Boris Johnson has all but completed his reshuffle, with only the most junior posts to be handed out.
Perhaps unsurprisingly, the one thing this wasn’t was the Carrie Johnson reshuffle that Dominic Cummings had convinced himself it would be. Instead, this was a reshuffle in which Boris Johnson turned up the volume on culture wars by putting Oliver Dowden in as party chair and Nadine Dorries in at Culture.
But it was also a reshuffle in which Johnson promoted MPs who ticked not one but two boxes: genuine loyalty to him, and ones who are seen in Downing Street to be effective – administrators and ministers who will get things done.
That is even more true if you consider the ‘real’ start date of this reshuffle to be 8 January 2021, when, shortly after the exit of Cummings, another early Johnson supporter Kwasi Kwarteng was promoted to the Business, Energy and Industrial Strategy brief. The climate crisis is obviously the most important policy challenge facing the UK and the world, but it is also a major electoral challenge because of the importance voters across the political divide place on it.
In Kwarteng, Johnson ensured he had a politician who had earned his trust and who he believed could get things done; just as he has with Liz Truss at the Foreign Office and Nadhim Zahawi at Education. Dorries, for all that anyone with any liberal sentiments at all will find objectionable about her, is perceived to have done well as a junior minister at Health. (As one civil servant in the department quipped to me: “When she started, I thought she was crazy and would be useless – I don’t think she’s useless anymore!”)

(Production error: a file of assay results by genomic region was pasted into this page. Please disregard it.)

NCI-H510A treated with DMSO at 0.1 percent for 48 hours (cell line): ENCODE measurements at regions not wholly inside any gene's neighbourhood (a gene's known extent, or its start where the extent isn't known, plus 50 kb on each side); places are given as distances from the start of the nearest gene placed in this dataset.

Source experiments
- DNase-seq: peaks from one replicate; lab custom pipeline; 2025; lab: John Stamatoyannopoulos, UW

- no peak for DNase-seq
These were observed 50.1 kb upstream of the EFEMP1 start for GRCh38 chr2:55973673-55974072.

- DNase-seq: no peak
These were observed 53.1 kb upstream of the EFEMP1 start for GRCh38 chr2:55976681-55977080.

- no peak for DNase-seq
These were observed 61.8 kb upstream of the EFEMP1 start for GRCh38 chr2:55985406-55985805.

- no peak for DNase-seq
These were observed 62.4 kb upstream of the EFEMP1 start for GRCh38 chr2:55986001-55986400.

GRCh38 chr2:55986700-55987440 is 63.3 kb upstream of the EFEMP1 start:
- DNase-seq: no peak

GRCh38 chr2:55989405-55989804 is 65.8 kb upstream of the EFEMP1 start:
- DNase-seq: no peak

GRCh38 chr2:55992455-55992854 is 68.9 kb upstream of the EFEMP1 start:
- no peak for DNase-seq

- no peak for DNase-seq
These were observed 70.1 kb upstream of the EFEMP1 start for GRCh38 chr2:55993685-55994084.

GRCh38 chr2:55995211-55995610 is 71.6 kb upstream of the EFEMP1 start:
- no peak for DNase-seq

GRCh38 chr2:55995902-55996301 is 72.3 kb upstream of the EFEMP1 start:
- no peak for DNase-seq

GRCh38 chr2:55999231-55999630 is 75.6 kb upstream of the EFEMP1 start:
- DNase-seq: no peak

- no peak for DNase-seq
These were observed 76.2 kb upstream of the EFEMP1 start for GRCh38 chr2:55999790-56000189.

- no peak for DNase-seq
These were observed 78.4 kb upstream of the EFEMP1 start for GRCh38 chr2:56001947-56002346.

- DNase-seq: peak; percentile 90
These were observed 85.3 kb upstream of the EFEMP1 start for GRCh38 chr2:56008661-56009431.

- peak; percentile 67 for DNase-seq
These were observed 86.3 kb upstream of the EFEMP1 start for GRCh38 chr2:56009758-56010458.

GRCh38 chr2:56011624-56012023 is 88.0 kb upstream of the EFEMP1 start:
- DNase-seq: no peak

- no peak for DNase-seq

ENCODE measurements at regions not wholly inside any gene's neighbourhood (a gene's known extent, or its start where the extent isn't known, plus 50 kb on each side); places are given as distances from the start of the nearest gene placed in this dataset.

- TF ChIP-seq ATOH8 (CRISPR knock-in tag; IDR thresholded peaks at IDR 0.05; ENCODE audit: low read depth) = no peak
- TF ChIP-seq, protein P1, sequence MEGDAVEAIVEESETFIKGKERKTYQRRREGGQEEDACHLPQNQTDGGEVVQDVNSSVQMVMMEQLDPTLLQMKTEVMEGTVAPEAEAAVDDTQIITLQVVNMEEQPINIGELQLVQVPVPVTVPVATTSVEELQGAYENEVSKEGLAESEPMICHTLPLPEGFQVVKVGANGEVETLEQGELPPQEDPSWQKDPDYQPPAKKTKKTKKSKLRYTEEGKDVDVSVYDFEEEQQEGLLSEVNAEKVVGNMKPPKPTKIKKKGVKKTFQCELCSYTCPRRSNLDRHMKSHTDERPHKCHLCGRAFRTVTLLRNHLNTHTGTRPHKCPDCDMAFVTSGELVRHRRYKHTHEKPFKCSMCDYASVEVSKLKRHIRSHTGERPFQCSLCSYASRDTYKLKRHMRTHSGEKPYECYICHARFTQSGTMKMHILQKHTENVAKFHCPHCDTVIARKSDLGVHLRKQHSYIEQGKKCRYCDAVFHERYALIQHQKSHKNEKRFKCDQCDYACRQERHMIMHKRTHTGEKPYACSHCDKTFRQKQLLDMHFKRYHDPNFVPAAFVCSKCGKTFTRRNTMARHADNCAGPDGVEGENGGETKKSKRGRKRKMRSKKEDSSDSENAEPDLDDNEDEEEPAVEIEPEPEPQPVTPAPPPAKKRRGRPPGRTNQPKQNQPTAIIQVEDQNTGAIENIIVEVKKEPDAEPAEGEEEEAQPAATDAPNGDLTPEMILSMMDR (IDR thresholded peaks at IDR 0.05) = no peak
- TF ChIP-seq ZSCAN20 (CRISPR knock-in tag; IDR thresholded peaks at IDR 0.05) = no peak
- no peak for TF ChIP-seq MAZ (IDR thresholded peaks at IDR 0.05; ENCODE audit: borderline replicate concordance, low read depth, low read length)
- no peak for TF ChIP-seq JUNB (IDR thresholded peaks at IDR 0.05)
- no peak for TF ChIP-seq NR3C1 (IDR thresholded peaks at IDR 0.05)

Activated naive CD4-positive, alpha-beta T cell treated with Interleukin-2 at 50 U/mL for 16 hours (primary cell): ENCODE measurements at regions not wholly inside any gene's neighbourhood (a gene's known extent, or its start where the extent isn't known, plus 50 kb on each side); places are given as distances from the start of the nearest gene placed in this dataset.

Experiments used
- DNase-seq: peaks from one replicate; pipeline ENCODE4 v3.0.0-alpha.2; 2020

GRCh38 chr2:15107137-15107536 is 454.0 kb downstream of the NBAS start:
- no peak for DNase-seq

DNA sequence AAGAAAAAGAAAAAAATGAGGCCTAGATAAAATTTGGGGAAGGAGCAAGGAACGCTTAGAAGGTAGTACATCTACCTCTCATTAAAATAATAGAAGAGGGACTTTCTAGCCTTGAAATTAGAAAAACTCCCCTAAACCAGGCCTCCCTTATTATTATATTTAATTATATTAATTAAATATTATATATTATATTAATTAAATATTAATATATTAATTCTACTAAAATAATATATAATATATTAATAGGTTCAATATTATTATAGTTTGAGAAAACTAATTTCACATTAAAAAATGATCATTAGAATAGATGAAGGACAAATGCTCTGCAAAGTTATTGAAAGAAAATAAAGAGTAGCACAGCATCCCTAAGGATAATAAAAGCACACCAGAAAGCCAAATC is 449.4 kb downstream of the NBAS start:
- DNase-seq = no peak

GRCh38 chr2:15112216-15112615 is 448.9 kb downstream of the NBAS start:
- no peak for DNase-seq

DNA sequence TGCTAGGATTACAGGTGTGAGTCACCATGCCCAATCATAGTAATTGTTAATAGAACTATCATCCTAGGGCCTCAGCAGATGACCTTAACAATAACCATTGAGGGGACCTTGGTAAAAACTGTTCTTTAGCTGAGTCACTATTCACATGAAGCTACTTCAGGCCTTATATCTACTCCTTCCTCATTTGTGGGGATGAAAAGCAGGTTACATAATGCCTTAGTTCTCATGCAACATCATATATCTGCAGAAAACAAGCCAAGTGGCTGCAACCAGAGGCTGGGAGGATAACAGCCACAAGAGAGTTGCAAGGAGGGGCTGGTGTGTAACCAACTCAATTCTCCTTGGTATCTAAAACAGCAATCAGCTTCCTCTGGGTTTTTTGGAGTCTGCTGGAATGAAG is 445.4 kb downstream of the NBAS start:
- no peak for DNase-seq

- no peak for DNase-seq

At the Department of Work and Pensions, the Ministry of Housing and Local Government, and the Department for Health, Johnson has secretaries of state who were relatively late to support him, such as Thérèse Coffey, or actively opposed him, like Michael Gove and Sajid Javid, but who are seen by Downing Street as people who can get results. And that pattern holds at ministers of state level. Figures like Neil O’Brien at local government, Robin Walker as schools minister and Gillian Keegan, who moves from skills to care, all backed Theresa May and voted for her deal but are seen as competent ministers, and are now in posts that absolutely have to get things done.
The reshuffle it most reminds me of is Tony Blair’s in 2001: just as Blair had to accommodate Gordon Brown and his allies, there are people whose continuation in post is as much about the limitations on Johnson’s power (frankly, there has never been a plausible universe in which Johnson would be able to move, let alone sack, Priti Patel). But in the core roles, Johnson has put people he trusts in at the big, agenda-delivering and vote-winning departments. That was the reshuffle in which Blair famously told four of his reformers – David Blunkett at the Home Office, Stephen Byers at Transport, Estelle Morris at Education and Alan Milburn at Health – that they were there for the whole parliament.
In the end, despite Blair’s hopes, he was unable to keep any of them for the full length of his second ministry. Johnson will hope that his new government, essentially a de facto new, post-pandemic administration, is able to stay in place, and that “events” don’t once again knock his government off course and into difficulty.